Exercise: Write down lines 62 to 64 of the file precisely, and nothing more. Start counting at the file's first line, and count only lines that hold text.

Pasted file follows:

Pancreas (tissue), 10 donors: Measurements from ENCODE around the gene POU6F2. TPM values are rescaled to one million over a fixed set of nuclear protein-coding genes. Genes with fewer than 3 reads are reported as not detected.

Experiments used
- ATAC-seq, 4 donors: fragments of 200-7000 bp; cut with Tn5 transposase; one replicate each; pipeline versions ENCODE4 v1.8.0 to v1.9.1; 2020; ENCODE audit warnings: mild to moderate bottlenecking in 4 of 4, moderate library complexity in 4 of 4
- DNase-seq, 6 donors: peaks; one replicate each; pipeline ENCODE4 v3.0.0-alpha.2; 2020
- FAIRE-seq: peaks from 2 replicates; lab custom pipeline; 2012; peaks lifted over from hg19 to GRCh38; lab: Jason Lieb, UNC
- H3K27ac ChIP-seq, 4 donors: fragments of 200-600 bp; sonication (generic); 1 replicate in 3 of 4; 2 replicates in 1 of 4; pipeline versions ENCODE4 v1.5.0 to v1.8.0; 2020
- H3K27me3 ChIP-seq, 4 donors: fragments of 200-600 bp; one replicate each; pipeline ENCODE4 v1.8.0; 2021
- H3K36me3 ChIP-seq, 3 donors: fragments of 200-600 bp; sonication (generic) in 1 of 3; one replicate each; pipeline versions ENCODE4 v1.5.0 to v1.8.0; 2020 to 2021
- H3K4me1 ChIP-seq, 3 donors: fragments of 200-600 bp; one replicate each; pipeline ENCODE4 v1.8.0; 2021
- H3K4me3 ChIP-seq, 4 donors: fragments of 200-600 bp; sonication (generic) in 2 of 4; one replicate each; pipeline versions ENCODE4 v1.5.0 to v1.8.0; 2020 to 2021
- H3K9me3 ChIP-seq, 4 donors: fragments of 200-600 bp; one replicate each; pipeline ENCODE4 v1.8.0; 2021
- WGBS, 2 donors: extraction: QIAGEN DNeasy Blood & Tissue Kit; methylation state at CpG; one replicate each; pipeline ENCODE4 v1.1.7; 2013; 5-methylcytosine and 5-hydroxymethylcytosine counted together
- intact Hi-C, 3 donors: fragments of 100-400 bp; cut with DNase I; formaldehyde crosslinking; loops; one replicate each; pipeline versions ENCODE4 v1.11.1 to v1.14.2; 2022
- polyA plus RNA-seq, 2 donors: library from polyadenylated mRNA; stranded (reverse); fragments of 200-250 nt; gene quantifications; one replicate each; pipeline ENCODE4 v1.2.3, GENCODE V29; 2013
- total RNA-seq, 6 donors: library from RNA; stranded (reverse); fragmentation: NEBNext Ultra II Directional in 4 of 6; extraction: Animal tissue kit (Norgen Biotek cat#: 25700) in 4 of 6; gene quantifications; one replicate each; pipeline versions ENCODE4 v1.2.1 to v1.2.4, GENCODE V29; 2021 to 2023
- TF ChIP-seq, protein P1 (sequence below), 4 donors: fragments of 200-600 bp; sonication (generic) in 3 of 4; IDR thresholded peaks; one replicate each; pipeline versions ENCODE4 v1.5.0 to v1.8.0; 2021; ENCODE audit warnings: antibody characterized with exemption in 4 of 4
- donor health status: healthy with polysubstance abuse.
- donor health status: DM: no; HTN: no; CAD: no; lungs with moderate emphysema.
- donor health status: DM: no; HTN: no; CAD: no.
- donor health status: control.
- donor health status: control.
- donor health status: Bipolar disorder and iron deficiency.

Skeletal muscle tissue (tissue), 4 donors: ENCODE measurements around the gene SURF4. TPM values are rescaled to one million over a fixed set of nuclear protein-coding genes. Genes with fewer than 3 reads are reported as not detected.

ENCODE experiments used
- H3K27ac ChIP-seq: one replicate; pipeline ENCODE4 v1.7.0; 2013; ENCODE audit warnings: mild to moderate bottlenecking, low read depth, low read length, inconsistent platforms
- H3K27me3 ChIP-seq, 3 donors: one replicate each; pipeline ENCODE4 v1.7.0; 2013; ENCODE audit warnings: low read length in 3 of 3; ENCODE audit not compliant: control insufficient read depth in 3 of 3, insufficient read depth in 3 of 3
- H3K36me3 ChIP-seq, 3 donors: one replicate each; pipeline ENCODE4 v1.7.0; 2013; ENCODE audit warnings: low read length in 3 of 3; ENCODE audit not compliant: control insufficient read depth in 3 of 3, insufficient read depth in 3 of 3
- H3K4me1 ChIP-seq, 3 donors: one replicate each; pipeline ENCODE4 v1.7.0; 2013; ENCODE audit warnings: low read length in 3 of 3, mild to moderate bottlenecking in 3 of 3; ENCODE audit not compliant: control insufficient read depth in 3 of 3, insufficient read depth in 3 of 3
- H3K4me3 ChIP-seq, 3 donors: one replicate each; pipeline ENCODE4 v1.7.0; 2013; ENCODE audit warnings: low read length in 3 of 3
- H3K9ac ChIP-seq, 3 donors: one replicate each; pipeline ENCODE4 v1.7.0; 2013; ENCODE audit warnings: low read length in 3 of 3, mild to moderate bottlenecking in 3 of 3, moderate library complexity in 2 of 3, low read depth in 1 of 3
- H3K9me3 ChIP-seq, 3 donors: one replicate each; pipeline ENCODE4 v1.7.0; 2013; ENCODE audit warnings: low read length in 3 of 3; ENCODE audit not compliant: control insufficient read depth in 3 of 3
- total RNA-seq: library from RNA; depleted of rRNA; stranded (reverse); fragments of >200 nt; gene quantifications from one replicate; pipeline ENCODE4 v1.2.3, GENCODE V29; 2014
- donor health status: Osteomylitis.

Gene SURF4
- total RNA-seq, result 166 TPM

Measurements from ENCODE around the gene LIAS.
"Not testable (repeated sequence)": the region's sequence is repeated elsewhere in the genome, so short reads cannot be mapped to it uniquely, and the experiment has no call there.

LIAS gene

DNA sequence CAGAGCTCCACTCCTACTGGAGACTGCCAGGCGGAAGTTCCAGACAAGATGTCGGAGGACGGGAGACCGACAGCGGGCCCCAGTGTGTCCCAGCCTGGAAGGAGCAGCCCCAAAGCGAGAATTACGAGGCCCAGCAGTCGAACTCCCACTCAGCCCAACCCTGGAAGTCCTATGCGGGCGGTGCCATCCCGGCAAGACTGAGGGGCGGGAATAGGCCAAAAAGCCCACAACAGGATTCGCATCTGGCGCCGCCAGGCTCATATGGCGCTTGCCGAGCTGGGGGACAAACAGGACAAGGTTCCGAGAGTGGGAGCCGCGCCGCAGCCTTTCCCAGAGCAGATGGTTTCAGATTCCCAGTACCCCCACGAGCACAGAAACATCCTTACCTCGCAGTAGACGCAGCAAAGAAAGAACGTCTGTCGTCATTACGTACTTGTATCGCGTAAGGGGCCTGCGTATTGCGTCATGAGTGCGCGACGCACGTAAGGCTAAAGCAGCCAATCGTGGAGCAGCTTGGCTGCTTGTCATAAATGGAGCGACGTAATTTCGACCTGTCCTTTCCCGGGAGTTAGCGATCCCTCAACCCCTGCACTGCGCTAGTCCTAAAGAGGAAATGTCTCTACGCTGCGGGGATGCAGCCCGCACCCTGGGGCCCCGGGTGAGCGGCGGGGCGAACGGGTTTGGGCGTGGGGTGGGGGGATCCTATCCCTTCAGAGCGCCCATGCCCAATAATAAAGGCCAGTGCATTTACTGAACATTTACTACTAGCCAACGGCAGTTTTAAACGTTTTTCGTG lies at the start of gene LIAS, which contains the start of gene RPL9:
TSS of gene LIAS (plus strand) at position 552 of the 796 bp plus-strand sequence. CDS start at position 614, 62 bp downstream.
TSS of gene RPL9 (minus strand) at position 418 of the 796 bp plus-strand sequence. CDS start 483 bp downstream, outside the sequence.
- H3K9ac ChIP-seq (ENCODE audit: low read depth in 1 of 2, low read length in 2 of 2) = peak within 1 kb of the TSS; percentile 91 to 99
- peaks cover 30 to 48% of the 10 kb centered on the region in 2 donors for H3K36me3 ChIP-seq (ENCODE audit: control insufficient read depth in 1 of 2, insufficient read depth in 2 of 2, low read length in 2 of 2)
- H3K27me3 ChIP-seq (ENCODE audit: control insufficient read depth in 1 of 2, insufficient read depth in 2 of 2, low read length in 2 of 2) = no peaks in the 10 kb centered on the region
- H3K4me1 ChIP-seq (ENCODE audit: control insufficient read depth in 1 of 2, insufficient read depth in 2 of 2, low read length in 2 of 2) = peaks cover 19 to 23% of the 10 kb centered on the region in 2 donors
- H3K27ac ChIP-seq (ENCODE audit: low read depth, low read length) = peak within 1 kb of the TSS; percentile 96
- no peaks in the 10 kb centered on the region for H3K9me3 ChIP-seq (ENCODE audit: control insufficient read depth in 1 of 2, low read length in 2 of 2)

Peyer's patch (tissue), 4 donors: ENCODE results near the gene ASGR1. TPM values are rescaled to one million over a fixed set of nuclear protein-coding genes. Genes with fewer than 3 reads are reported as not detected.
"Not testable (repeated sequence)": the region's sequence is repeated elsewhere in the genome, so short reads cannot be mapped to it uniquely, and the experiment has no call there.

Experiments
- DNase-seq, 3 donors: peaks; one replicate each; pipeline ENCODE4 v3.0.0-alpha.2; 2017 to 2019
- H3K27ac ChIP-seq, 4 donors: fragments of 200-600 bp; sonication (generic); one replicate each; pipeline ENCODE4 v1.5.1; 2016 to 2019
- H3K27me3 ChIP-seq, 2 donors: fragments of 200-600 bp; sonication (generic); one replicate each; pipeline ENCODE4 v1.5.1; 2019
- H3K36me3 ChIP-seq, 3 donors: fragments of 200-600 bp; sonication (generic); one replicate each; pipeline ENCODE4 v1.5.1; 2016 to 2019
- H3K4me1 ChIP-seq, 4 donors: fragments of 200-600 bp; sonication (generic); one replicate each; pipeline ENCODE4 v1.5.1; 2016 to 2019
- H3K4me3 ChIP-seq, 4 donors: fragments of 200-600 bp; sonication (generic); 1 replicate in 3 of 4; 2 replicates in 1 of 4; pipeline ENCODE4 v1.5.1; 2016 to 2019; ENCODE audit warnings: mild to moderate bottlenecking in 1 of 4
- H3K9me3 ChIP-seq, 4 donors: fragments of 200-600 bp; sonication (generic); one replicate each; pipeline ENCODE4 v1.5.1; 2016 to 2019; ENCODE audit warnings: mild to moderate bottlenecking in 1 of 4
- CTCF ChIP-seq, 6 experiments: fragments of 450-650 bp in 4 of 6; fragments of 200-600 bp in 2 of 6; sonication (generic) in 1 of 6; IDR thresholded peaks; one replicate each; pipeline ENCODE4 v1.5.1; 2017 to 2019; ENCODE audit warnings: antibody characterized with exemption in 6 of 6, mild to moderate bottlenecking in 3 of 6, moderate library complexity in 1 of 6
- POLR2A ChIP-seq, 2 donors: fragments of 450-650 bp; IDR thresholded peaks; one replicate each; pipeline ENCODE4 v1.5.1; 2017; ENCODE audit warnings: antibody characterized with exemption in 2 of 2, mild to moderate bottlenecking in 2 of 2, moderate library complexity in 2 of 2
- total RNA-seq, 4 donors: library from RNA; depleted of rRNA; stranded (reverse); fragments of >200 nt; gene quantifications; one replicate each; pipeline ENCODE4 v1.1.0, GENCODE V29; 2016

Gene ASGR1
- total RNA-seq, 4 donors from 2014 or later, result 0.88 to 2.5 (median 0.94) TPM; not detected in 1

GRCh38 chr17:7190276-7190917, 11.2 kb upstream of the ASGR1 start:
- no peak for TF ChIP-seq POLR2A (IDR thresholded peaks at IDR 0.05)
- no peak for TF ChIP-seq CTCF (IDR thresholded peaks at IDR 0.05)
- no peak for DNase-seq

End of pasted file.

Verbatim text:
- total RNA-seq, 4 donors from 2014 or later, result 0.88 to 2.5 (median 0.94) TPM; not detected in 1

GRCh38 chr17:7190276-7190917, 11.2 kb upstream of the ASGR1 start:
- no peak for TF ChIP-seq POLR2A (IDR thresholded peaks at IDR 0.05)